Those kids and their barley wines

Raise your hand if you’ve ever seen an underage kid enjoying a rich, malty barley wine ale. No one? Didn’t think so. But a bill in Vermont that would raise the alcohol limit on beers sold in grocery stores is being held up by legislators who think that teens aiming to get drunk would choose expensive craft brews over the usual cheap beer and mass market wine:

State officials, however, are actively fighting passage of H.94 because they worry that consumers, particularly underage drinkers, will imbibe the more potent craft brews as they would mass-produced, low-alcohol content beers. This potentiality, they say, poses a threat to public health and safety…

Michael Hogan, commissioner of the Vermont Department of Liquor Control, opposes the bill. He is concerned that most people, particularly teenagers, are unaware of “the potency of these products,” which he says would be increasing from a low of 5 percent to as high as 16 percent.

Is Hogan so insanely devoted to his mission that he actually believes this, or is this just a convenient excuse for maintaining the state liquor stores’ current monopoly on high-alcohol beers? Regardless, these brews are an acquired taste, especially for a neophyte beer drinker on a teenager’s budget. Allowing their sale in grocery stores is unlikely to have much of an impact on teenage drinking, but it would make things a lot easier for the adults who want to buy them and the many Vermont breweries who’d like to make them.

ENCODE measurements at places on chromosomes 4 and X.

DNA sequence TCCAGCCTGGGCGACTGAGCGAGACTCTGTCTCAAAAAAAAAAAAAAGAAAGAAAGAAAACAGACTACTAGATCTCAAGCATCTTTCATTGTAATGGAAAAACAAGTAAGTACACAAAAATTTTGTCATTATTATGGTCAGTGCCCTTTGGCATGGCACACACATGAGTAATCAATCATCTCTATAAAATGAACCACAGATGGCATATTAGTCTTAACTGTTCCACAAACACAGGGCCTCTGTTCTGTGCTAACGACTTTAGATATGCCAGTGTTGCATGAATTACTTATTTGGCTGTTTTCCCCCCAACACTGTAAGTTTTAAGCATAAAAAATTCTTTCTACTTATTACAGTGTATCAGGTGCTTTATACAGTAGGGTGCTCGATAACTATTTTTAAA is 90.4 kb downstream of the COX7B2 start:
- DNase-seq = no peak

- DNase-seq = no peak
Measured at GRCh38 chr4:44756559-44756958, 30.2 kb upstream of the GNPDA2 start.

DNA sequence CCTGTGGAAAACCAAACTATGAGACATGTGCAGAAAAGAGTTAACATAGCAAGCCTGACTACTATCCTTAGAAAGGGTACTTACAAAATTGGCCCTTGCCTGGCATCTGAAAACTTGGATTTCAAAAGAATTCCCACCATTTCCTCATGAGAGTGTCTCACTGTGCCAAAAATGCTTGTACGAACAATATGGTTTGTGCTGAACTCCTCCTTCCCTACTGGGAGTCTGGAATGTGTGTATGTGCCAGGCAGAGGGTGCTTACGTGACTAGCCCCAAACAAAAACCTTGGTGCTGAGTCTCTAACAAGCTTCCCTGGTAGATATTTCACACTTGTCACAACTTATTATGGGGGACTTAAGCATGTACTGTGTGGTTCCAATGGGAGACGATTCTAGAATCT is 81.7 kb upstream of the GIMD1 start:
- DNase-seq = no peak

(That said, if we actually could get high schoolers hooked on Belgian-style trippels instead of Bud and Miller, the world would become a much better place for beer lovers.)


2 thoughts on “Those kids and their barley wines”

  1. Clearly, state legislators are making a nonsense argument. Why would teenagers, of all consumer groups, buy artisanal beer a at a higher rate than would be expected–after taking its market share into account–of other consumer groups (that is, assuming I’m correct that artisanal beer represents a relatively small percentage of overall beer sales)? Secondly, haven’t these people heard of distilled drinks? Umm… you know… hard liquor? Having been a teenager not so long ago, when a proper piss up is called for, gin, vodka, whiskey and tequila will all do the trick pretty quickly. I realise that it’s not being proposed that hard liquor be sold at grocery stores, but a major point seems to be being missed by the legislature… Honestly, though, before artisanal beer and hard liquor come Night Train and MD 20/20. Drink up, kids.

    One final thought: for consistency’s sake, the state should be worried about all consumers drinking high-alcohol beer as they would a lower-alcohol beer, not just teenagers–not that I think it’s the state’s duty to concern itself with such matters.

  2. Maybe the reason we haven’t seen kids drinking barley wine is because of important laws like this one. Ever think of that, Jacob???

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